From the depths of the postwar period’s most rigorous critique of art, in the midst of its most relentless exposure of every actual and imaginable artwork as “pseudo art,” Thomas Bernhard looks around at the assembled cultural elite of Vienna and finds them guilty of “pretense,” “social climbing,” “lies,” “desperate” bids for “social recognition.”9 This Austrian writer, who began life under the nazis, devoted his late work to exposing the experience of absorption in a work of art as a form of social domination, and the creation and consumption of artworks as concealed pleas for social distinction.10 And yet, this dismissal of every artwork that passes before him is not only compatible with a commitment to art as the highest human value, that commitment motivates the critique. His most damning attack on his contemporaries is that “they’ve quite simply failed to achieve the highest, and as I see it only the highest can bring real satisfaction” (W, 54). Written in the 1980’s, Bernhard’s Woodcutters is not unusual in its insistence that the audience’s relation to art works is a disguised way of relating to others. It is unusual in taking this condition as a challenge to art to realize its pretensions. The urgency of this challenge is not purely or merely artistic.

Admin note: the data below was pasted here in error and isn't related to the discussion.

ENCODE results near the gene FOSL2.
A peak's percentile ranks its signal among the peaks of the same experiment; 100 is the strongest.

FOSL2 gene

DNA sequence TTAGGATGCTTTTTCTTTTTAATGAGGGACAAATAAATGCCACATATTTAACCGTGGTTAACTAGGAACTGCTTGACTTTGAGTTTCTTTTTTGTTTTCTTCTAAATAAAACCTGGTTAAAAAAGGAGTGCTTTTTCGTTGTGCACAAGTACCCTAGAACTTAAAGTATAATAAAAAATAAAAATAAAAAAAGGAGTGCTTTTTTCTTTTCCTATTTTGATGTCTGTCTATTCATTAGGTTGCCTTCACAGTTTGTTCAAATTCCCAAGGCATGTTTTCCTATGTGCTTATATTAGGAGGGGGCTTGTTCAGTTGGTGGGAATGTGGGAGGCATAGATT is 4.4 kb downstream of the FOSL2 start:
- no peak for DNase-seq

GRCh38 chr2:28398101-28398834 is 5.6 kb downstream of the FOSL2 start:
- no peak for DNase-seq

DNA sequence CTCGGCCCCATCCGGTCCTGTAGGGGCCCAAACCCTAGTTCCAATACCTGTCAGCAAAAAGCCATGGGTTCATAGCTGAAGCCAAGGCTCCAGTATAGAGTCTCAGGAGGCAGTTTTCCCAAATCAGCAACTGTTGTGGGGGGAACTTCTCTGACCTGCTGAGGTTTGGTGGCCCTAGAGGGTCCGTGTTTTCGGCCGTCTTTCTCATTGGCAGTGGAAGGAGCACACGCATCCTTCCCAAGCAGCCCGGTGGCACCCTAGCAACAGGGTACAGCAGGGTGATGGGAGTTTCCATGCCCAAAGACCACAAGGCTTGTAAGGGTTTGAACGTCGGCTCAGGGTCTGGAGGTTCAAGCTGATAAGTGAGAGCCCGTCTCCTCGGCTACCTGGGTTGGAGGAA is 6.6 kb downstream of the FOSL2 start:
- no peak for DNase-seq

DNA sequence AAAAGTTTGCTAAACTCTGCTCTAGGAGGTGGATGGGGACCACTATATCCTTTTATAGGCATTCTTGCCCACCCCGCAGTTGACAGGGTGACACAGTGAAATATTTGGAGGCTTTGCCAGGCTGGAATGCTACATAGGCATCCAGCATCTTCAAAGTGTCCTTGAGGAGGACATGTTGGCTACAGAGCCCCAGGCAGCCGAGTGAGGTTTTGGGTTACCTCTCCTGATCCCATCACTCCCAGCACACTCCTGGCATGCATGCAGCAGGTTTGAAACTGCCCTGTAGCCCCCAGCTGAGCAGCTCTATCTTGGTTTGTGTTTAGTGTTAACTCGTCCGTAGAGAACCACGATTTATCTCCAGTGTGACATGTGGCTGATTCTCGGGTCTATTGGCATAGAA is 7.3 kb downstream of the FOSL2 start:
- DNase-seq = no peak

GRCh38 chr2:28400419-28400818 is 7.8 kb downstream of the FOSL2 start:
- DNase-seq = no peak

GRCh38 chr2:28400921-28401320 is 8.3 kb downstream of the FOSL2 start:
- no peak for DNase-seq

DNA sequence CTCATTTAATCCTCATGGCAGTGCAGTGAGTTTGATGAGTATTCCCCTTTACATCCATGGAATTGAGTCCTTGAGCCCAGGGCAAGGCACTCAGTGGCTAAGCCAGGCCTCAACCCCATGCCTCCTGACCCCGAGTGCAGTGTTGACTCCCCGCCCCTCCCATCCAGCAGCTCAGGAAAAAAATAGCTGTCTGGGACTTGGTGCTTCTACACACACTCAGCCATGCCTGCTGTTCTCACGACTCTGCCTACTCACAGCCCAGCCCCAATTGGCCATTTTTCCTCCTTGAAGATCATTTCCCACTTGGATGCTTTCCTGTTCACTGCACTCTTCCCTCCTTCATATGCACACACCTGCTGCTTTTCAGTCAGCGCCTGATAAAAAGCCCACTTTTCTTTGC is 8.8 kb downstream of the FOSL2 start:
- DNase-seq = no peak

more from Michael W. Clune at nonsite here.